Posted by Allison on 5 April 2009, 10:48
While you have probably now heard about offset mortgages, you might not realise exactly what they entail. While there is currently a credit crunch going on in America and the UK, not to mention several other countries around the world, offset mortgages could still be the best product to go for in many situations, no matter where you live or what currency your country uses.
House prices around the world may currently be falling, and the housing market itself is in a state of flux, but regardless of what happens, those who have offset mortgages will still be paying off their mortgage earlier than many other people.
Most traditional mortgages are completely separate from all your other financial affairs. In essence a mortgage is simply another type of loan. You borrow the money over a fixed period, make monthly payments to start paying back the money (including interest), and at the end of the fixed period – which could be something like twenty five years – the original amount you borrowed plus a hefty amount of interest will have been paid back in full. You will often find that the total amount of interest you will have paid effectively doubles the amount you borrowed originally.
So how do offset mortgages differ from traditional ones?
The answer lies in the fact that they are not really a stand alone product. When you get an offset mortgage you are given an account which also allows you to keep savings and run a current account, which are both tied into the main mortgage as well. The key to an offset mortgage is that you won't be earning any interest on your current account or savings aspects of the account. This interest would be a lot lower than the amount you would be paying on your mortgage anyway.
Let's look at an example to see how this works. Suppose you have a mortgage of £100,000. You also have a current account balance that is £2,000 in credit, and a further £10,000 in savings. Now a traditional mortgage would charge you interest on the £100,000 in capital every month, gradually reducing your balance every year until the whole amount owed is paid off.
An offset mortgage works rather differently. That £100,000 capital would be offset by the amount of savings and cash you have in your accounts. So instead of being charged interest on £100,000, you would be charged interest on £88,000 instead.
Not only does this mean your monthly payments can be a lot more competitive, it also results in a lot of people being able to pay off their mortgages a lot earlier than they would have done otherwise. It's not hard to see the benefits once you realise how these accounts work.
So are they right for you?
Applying for this kind of mortgage does mean you will have to switch accounts to make it worth having. So if you currently have savings in an account with another bank or building society, you will need to move them over to a savings account that is tied into your mortgage account. Fortunately the providers of these mortgages make it as easy as possible to transfer everything over with the minimum of fuss, and they will also be on hand to solve any problems or issues you might have.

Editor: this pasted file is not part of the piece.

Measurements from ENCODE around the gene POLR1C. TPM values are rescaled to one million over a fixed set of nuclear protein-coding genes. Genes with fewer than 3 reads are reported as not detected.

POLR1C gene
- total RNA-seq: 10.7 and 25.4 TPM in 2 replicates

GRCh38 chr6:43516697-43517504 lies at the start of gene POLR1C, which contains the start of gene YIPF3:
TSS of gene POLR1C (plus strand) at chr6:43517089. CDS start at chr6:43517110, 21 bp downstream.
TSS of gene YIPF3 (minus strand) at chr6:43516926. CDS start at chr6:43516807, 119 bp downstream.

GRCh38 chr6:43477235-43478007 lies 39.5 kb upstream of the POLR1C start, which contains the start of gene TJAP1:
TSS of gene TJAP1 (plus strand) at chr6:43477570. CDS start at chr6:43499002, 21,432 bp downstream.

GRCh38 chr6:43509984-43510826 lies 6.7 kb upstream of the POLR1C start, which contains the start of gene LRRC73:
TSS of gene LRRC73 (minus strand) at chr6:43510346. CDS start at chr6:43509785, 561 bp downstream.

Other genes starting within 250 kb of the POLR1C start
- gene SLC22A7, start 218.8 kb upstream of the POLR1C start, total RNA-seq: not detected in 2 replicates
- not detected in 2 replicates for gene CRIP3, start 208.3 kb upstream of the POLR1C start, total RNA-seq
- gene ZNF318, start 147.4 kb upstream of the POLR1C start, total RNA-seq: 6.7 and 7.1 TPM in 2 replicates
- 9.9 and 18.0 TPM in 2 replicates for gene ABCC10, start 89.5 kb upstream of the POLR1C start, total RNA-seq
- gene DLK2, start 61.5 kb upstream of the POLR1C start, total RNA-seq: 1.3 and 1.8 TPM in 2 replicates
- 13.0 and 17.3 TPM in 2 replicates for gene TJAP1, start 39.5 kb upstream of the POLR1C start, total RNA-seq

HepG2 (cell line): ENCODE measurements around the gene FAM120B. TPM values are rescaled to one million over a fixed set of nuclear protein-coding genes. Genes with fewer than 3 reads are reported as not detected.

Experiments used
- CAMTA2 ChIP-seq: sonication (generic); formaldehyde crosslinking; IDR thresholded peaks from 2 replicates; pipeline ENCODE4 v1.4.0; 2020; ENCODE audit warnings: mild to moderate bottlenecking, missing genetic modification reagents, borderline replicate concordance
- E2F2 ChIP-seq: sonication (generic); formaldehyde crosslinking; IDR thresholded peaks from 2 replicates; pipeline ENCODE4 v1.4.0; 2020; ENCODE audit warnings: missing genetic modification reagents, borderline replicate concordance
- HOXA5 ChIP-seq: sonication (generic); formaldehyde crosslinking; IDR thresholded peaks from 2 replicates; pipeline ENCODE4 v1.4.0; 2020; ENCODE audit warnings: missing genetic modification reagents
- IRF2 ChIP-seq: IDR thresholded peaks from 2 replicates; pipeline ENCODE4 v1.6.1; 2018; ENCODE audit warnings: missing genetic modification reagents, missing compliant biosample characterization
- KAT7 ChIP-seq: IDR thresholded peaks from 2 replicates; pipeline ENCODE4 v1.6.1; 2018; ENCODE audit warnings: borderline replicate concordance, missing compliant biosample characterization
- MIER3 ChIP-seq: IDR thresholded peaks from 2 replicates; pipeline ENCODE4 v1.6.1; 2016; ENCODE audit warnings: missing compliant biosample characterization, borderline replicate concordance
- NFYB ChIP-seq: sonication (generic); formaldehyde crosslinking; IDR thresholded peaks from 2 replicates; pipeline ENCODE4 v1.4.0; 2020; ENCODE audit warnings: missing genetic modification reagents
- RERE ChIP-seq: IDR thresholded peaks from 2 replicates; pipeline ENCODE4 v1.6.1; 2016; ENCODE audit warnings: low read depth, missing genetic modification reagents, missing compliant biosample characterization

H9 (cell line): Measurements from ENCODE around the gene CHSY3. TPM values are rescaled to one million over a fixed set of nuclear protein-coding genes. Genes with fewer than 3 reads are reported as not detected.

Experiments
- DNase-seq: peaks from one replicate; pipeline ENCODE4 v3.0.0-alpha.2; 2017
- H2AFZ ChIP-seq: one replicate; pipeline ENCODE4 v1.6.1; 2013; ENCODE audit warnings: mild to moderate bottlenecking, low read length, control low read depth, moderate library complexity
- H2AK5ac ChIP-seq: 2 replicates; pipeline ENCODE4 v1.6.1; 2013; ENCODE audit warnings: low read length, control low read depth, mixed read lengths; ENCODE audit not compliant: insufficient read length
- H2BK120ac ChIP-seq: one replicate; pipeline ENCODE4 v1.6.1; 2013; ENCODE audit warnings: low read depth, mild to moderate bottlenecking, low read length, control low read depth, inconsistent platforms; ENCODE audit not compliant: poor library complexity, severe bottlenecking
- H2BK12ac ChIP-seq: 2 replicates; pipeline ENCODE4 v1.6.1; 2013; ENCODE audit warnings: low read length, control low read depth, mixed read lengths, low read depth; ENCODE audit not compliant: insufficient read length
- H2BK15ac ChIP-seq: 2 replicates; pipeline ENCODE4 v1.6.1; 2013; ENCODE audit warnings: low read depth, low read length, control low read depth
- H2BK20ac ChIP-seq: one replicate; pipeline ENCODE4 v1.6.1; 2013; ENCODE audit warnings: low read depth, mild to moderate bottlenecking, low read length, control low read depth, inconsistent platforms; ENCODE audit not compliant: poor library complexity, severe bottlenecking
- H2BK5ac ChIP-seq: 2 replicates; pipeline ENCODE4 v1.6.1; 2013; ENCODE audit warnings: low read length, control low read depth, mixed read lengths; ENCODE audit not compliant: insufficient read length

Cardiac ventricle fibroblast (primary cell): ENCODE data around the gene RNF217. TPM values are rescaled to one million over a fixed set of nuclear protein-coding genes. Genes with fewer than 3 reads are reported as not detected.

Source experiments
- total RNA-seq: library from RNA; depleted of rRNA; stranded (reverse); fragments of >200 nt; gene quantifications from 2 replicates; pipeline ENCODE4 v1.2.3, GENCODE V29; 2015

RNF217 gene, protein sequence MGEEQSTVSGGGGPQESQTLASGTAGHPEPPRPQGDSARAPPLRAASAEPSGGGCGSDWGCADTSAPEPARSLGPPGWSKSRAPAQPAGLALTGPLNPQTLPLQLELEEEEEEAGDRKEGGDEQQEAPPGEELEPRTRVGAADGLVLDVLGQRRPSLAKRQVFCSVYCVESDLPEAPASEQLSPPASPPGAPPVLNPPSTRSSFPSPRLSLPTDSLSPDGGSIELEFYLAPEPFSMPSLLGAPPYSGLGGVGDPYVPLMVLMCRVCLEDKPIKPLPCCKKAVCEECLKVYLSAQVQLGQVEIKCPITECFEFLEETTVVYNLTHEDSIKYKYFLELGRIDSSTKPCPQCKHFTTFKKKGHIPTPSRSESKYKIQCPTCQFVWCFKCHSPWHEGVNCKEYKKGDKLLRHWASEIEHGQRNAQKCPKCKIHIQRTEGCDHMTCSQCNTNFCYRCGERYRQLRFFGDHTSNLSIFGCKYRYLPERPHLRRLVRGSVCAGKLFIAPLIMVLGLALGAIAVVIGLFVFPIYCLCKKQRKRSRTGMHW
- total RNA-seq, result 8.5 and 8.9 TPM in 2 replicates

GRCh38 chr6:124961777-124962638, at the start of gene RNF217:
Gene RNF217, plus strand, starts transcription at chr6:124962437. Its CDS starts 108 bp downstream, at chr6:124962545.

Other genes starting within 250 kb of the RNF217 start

It's clear to see though that the model of how this works won't appeal to everyone. If you don't have any savings with which to offset this kind of mortgage then it is not worth having, because this is how you get the benefits of this particular product.
So if you want one of these mortgages and you don't have savings, the first step would be to start building some up, and then consider getting one in perhaps a few years time.
It's obvious that the idea of being able to pay off your mortgage several years earlier is what appeals to most people. When all the calculations are made the fact that you aren't earning any interest on your savings generally means you will pay much the same on an offset mortgage as you would with a standard one, although it does obviously depend on your circumstances and how much savings you have.
It's clear that someone with a mortgage of £200,000 and savings of £5,000 is going to have a higher monthly payment than someone who has the same mortgage but savings of £50,000. It's all relative, and that's why you should never jump straight into one of these products without considering all the options that apply in your particular situation first.
So will offset mortgages grow to become the most popular type of mortgage in Britain? Only time will tell, and given the current credit crunch and falling house prices that could develop into something of a crisis, many people are not looking to swap mortgages at all. There is also the possibility that a lot of people won't be in a position to do so at the moment; it all depends on how much debt people have and how much they owe.
Of course that is another attraction of these mortgages. You can borrow slightly more than you actually need and use it to pay off your debts or perhaps do some essential work on your home. In this sense an offset mortgage does give you some other options and is a lot more versatile than traditional mortgages.
If you have some savings then it's certainly worth considering this option. Many websites which feature these products have calculators on them which allow you to play around with some figures and weigh up how these products could help you to lower your payments and your mortgage term, depending on the figures you enter. It's well worth trying this before getting more information. If you play your cards right and use your money in the right way, you might find that an offset mortgage is the best bet for you.